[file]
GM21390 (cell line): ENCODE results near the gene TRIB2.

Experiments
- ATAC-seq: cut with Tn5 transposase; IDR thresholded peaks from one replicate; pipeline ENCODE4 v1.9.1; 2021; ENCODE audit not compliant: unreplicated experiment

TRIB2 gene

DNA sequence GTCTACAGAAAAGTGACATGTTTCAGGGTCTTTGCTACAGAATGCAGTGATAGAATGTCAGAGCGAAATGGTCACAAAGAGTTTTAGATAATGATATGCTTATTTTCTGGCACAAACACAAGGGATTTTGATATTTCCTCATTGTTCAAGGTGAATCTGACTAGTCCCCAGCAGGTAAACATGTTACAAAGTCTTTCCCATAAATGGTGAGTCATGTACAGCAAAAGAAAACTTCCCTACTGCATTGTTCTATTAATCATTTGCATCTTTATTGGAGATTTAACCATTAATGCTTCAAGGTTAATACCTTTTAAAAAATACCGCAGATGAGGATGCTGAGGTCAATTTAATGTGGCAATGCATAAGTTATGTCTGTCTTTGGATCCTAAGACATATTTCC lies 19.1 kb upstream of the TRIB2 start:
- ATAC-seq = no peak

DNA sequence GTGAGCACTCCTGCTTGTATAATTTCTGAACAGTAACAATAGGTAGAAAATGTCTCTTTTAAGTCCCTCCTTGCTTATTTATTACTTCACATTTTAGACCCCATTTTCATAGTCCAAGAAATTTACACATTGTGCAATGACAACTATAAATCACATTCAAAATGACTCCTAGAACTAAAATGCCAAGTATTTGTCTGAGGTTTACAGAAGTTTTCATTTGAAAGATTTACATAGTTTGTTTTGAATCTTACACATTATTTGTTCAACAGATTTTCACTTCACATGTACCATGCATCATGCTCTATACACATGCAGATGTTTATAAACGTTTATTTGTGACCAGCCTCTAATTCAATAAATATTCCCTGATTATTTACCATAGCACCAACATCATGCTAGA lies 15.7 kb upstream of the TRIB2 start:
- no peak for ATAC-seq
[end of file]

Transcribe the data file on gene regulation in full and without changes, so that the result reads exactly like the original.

GM21390 (cell line): ENCODE results near the gene TRIB2.

Experiments
- ATAC-seq: cut with Tn5 transposase; IDR thresholded peaks from one replicate; pipeline ENCODE4 v1.9.1; 2021; ENCODE audit not compliant: unreplicated experiment

TRIB2 gene

DNA sequence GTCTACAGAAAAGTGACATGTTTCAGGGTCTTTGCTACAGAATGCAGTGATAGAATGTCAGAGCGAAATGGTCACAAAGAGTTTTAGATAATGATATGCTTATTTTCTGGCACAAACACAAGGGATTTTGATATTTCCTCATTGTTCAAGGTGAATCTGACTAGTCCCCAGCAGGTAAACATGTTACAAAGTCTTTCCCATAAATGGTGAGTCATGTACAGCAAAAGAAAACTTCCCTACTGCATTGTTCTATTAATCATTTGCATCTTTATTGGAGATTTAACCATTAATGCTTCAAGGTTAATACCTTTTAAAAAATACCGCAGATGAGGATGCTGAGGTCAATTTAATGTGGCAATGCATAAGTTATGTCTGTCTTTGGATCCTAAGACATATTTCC lies 19.1 kb upstream of the TRIB2 start:
- ATAC-seq = no peak

DNA sequence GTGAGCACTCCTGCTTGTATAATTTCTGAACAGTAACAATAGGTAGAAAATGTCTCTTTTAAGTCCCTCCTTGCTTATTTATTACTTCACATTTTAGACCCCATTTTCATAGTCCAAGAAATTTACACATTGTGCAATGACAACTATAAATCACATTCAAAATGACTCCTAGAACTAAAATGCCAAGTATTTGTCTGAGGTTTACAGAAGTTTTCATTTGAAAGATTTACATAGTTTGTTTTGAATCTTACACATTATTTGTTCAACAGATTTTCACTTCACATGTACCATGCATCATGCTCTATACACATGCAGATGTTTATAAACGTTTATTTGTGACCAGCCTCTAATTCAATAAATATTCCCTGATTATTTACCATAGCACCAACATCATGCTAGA lies 15.7 kb upstream of the TRIB2 start:
- no peak for ATAC-seq